And damp is the shade of this dew-dripping tree;
Yet I this rude grotto with rapture will own;
And willow, thy damps are refreshing to me.
In this is the grotto where Delia reclin’d,
As late I in secret her confidence sought;
And this is the tree kept her safe from the wind
As blushing she heard the grave lesson I taught.
Then tell me, thou grotto of moss-covered stone,
And tell me, thou willow with leaves dripping dew,
Did DELIA seem vex’d when Horatio was gone?
And did she confess her resentment to you?*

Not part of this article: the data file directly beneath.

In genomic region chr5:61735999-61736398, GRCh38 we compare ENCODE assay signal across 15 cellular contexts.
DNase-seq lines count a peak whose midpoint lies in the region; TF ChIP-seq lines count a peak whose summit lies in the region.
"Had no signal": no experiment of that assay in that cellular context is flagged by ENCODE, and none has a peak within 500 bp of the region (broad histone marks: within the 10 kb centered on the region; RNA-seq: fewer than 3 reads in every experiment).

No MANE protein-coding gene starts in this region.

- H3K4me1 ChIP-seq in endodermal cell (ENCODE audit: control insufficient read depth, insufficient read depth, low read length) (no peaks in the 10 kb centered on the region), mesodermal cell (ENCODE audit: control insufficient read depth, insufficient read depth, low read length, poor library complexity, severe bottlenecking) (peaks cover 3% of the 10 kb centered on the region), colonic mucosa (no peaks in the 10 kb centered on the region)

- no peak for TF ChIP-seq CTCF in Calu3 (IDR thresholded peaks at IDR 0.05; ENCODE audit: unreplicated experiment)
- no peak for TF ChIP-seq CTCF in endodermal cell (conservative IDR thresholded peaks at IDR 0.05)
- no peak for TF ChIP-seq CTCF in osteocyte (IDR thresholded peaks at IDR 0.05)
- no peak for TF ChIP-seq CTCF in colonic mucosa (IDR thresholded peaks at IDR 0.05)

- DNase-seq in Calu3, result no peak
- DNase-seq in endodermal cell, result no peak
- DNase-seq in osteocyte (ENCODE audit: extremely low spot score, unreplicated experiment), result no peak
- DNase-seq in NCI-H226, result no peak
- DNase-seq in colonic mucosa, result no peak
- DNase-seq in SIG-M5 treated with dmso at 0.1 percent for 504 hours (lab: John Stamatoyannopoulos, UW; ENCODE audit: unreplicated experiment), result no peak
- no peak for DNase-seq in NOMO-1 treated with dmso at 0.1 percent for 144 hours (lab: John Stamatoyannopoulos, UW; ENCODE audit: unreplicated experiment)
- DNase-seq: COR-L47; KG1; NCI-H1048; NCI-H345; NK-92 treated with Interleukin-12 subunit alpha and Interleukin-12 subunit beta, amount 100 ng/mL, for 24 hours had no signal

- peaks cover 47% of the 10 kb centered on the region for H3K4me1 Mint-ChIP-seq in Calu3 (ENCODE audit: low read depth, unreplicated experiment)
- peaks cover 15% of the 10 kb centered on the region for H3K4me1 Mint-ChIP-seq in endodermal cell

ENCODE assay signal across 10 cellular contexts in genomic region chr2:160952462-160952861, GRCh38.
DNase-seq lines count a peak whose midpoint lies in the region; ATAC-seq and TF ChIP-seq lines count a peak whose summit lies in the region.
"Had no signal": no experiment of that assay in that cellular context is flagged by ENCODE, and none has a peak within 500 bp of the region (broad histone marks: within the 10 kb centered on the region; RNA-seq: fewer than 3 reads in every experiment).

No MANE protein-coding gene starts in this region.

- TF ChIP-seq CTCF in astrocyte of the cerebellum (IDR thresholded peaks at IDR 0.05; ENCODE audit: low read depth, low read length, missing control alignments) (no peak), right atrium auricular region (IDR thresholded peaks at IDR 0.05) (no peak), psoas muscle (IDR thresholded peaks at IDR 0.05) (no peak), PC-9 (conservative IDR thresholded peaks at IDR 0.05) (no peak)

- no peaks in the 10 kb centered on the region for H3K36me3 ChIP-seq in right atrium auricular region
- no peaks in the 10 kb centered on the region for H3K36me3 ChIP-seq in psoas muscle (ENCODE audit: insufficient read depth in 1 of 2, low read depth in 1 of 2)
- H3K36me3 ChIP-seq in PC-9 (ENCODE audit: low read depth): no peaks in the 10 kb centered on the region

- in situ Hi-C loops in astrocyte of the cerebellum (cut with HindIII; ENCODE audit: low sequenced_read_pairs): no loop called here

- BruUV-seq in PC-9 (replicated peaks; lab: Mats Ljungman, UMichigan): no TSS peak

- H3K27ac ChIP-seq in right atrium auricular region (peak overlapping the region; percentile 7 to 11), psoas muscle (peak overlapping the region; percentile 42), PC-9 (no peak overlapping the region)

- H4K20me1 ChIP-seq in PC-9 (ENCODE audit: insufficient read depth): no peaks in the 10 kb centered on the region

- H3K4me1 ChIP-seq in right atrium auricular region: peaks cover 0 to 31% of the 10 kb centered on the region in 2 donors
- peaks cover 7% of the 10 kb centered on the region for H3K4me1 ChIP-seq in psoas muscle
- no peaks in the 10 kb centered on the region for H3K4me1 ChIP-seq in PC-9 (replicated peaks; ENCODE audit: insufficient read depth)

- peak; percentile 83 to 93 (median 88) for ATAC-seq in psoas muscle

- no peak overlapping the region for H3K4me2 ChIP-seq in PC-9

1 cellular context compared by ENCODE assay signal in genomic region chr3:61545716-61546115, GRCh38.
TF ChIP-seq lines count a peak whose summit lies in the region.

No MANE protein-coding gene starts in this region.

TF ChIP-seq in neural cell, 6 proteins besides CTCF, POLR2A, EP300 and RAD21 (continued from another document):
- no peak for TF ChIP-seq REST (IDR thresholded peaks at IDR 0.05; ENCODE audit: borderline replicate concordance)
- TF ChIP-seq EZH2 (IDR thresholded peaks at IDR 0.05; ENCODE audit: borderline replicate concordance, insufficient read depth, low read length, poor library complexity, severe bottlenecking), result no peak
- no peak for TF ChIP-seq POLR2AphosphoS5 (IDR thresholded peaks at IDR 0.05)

Upon the whole, Sydney-Gardens must be viewed not only as a great ornament to Bath, but is another, among the numerous proofs of the great anxiety of the inhabitants to render the amusements of this elegant City, without a parallel in the kingdom! The Kennet and Avon Canal runs through the gardens, with two elegant cast-iron bridges thrown over it, after the manner of the Chinese; and the romantic and picturesque scenery, by which they are surrounded, is fascinating beyond measure.